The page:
I love scones and am always looking for a delicious recipe to try. I spied a recipe the other day on a blog called Seasonly Creations for Irish Coffee Cake Scones. They looked really good so I thought I would give them a go! What a tasty way to end the month of May!
A basic scone recipe is created and then topped with a brown sugar and nut streusel before baking. It does use a mix of dark brown and white sugars, and plenty of nutmeg which was a bit different. I thought I would give you an action shot of them ready to go into the oven! Yes, I do end up having to use my table as a preparation surface most of the time as I have almost nil counter space in the kitchen.
There really is only an area about 3 feet in length and by the time you put a toaster, a kettle and a knife block on it, prep surface is minimal at best. Now back to the scones.
The dough was really easy to put together, most scone doughs are. You can't go wrong so long as you use a light hand. The original recipe said to cut the fat into the flour, but I have always found that rubbing it in with your finger tips works much better.
It uses buttermilk, which usually makes for great scones. I was a bit nervous about this recipe however, as it did not call for any baking soda, just baking powder. I always understood that you needed to use some soda with an acidic ingredient such as buttermilk in order to get a good rise.
I crossed my fingers and went with the recipe however and hoped that they would turn out like they should. Her's certainly looked alright!
As you can see however, my worry was for naught as I got a really nice rise! I used some currants that I had in the cupboard from Whitworths, seedless ones, and really tiny. They worked beautifully and the end result in the finished scones was lovely.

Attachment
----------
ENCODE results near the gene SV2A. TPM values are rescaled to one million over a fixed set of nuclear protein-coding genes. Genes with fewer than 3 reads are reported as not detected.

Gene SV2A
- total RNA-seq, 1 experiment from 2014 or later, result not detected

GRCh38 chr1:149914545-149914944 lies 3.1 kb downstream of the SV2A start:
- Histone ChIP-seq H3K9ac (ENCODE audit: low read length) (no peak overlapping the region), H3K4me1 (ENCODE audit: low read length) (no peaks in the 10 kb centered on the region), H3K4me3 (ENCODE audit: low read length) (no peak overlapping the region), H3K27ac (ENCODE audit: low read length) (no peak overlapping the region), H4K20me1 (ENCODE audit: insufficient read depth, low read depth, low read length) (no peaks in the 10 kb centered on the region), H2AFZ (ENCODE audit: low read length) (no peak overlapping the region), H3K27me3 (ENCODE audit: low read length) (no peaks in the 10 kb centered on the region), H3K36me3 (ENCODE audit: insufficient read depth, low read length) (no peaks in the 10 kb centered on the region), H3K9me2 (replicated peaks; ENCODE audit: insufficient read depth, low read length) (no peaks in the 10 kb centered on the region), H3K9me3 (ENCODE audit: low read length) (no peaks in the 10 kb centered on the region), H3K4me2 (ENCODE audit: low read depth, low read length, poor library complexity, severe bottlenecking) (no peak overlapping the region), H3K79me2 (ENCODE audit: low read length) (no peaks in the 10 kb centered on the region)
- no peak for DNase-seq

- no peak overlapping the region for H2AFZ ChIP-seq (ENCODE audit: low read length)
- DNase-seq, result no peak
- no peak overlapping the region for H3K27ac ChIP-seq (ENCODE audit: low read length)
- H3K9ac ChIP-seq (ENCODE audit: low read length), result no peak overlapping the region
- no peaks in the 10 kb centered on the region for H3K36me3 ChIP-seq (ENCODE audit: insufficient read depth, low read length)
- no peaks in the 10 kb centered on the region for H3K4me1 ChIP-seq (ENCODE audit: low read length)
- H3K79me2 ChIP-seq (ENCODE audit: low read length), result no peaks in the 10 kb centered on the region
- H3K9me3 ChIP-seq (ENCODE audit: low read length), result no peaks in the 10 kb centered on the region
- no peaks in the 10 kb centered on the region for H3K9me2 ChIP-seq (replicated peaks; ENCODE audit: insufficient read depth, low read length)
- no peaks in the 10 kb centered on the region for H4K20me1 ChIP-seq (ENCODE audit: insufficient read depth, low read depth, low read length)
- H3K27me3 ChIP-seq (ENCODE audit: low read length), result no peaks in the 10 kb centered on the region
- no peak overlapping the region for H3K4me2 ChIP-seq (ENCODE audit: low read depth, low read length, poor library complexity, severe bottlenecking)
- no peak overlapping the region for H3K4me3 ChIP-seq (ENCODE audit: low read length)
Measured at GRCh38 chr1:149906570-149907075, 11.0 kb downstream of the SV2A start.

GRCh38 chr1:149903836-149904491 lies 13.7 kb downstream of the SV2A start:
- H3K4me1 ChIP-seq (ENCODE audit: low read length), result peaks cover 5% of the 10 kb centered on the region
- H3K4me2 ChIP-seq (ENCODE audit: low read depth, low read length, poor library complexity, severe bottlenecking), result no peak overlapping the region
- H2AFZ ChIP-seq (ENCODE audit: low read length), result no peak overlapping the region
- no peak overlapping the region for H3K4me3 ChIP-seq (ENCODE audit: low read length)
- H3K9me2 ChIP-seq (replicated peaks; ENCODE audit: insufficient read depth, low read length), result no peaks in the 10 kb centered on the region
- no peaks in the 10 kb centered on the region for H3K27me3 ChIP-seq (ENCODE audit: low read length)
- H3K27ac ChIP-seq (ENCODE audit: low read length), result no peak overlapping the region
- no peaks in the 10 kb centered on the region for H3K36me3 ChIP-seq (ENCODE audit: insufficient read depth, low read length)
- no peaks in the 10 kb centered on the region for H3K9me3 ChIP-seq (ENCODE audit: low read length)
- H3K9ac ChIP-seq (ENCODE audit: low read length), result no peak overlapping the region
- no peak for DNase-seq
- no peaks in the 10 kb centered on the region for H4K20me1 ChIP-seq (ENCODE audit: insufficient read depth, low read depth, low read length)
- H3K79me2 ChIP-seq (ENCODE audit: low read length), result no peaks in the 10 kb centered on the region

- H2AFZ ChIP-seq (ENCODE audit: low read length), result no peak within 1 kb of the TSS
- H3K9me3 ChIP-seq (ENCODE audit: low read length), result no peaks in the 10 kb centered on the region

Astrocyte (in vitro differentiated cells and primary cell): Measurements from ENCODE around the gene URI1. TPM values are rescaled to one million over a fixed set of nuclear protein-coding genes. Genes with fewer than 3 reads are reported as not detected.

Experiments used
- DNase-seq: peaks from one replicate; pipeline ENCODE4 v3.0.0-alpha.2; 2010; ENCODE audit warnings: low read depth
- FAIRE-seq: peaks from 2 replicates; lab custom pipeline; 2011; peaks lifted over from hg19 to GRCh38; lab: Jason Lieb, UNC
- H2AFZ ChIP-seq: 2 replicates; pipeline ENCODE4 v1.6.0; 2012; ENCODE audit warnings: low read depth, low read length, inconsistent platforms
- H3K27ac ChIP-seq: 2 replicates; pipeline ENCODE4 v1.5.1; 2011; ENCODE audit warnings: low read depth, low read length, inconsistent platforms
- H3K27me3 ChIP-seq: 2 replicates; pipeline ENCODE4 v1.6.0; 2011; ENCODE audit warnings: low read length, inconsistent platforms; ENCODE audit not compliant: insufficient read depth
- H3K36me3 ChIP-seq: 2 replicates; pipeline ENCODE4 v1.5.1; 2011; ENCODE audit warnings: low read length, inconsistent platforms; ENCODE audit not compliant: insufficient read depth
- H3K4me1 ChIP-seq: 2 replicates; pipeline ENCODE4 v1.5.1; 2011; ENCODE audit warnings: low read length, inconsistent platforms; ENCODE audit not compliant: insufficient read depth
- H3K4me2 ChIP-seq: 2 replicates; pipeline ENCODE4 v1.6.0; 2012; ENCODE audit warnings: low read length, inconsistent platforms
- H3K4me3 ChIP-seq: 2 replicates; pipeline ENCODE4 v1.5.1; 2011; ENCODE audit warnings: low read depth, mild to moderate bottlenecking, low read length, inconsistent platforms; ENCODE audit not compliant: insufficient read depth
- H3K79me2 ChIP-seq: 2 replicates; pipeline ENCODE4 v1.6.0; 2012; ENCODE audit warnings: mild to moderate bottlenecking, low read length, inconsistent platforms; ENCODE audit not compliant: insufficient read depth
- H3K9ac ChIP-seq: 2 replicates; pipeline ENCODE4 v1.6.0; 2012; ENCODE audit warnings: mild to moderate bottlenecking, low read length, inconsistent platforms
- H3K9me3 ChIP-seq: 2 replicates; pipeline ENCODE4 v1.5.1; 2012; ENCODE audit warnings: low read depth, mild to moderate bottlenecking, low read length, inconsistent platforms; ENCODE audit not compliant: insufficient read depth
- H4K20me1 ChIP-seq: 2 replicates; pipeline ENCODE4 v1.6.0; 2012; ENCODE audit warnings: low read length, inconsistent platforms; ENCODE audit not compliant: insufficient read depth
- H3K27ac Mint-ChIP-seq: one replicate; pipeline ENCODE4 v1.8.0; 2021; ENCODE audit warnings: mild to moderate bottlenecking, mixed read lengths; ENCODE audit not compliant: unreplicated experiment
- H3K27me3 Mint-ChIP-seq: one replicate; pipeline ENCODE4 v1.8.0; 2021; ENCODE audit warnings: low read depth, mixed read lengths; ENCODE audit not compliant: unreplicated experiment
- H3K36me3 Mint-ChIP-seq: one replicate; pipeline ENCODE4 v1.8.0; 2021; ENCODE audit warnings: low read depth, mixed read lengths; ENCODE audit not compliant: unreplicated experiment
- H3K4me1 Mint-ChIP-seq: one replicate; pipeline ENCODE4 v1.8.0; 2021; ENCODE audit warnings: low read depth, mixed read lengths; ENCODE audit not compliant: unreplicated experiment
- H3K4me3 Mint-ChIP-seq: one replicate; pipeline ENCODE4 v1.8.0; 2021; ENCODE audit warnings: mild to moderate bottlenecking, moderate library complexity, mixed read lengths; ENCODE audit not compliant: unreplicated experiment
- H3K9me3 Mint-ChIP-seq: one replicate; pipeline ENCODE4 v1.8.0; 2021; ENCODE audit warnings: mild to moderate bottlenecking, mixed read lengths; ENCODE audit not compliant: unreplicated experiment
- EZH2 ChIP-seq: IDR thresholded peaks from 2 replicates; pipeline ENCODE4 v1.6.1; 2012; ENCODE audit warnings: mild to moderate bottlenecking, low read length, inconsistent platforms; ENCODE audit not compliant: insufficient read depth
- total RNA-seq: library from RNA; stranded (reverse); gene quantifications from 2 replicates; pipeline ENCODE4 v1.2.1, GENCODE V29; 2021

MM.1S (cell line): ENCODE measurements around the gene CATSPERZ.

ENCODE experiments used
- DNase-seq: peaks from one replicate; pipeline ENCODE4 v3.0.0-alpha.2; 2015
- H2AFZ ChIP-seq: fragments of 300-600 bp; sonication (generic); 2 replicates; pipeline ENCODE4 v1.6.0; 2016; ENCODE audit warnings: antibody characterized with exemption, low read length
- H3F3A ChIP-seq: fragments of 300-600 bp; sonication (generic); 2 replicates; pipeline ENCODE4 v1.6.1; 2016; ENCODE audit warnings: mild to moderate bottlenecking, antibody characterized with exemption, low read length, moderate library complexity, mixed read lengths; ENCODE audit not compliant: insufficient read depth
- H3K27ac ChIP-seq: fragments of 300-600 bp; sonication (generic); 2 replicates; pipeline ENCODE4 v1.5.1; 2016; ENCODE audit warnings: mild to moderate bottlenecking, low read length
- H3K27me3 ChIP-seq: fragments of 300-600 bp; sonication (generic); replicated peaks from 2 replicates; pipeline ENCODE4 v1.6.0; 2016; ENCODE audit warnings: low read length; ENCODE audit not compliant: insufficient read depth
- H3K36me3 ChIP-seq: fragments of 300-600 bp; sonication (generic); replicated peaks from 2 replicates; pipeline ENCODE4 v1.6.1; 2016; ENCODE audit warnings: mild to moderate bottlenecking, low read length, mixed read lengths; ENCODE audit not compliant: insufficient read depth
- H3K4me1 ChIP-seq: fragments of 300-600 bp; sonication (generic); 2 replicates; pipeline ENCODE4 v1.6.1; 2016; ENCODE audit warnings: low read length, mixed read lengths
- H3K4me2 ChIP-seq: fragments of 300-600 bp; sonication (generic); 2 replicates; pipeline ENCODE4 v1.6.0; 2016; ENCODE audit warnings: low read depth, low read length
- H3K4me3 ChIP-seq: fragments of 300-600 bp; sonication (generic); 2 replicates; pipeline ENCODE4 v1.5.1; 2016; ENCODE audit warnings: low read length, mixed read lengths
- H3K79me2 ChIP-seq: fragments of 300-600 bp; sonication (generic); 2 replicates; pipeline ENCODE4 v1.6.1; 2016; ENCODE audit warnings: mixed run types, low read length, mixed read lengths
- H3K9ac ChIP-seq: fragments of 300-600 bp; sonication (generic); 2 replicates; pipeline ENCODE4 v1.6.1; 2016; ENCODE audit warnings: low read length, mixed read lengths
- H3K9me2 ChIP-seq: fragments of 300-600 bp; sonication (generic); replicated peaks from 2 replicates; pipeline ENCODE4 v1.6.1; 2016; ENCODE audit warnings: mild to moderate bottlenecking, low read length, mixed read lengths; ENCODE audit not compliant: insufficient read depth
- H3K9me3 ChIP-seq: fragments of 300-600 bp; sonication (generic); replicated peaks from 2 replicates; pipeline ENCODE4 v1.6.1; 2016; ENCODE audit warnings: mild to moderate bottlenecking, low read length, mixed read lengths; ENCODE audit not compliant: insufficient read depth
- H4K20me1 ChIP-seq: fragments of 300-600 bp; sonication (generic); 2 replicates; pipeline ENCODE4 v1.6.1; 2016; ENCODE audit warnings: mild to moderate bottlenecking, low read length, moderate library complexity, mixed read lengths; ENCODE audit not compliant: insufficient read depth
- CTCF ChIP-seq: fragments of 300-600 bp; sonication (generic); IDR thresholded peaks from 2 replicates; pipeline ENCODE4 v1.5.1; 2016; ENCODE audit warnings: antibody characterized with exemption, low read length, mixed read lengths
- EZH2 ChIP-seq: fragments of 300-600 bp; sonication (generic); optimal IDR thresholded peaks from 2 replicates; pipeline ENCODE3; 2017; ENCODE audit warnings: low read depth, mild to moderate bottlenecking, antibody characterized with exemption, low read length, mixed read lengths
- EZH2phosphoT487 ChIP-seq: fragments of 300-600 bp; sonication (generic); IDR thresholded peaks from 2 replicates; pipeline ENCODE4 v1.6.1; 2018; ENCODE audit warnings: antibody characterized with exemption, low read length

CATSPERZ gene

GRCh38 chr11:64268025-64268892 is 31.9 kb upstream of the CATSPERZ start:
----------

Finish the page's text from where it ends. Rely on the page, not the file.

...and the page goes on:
I confess I probably added an addition handful because I like lots of fruit. The only thing I wasn't totally fond of was the use of white vegetable shortening in the crumble topping, and to be honest, it kind of melted a bit. I had been thinking it would stand up like the crumble on a coffee cake, but it didn't. I am not sure how you could get around that.
And I am not sure butter instead of shortening would make any difference. I checked back at hers on the other blog and they looked the same. I think if just a bit more flour was added it might make a difference, but I will try that the next time around. Maybe bake one and let you know. They were really very good however and I will be making them again!
*Irish Coffee Cake Scones*Makes 12
Other than changing a few things about the way I put these together, I basically followed the recipe as per written and I found them to be quite, quite delicious. Even the day after. I do have to say that next time I would leave out the almond extract. I am not sure that it added anything at all to the flavour of the scones, and to be honest it wasn't a very "Irish" addition. Using the dark brown sguar however gave them a beautiful colour. Warm out of the oven, split and buttered, they were utterly devine! Bon Appetit!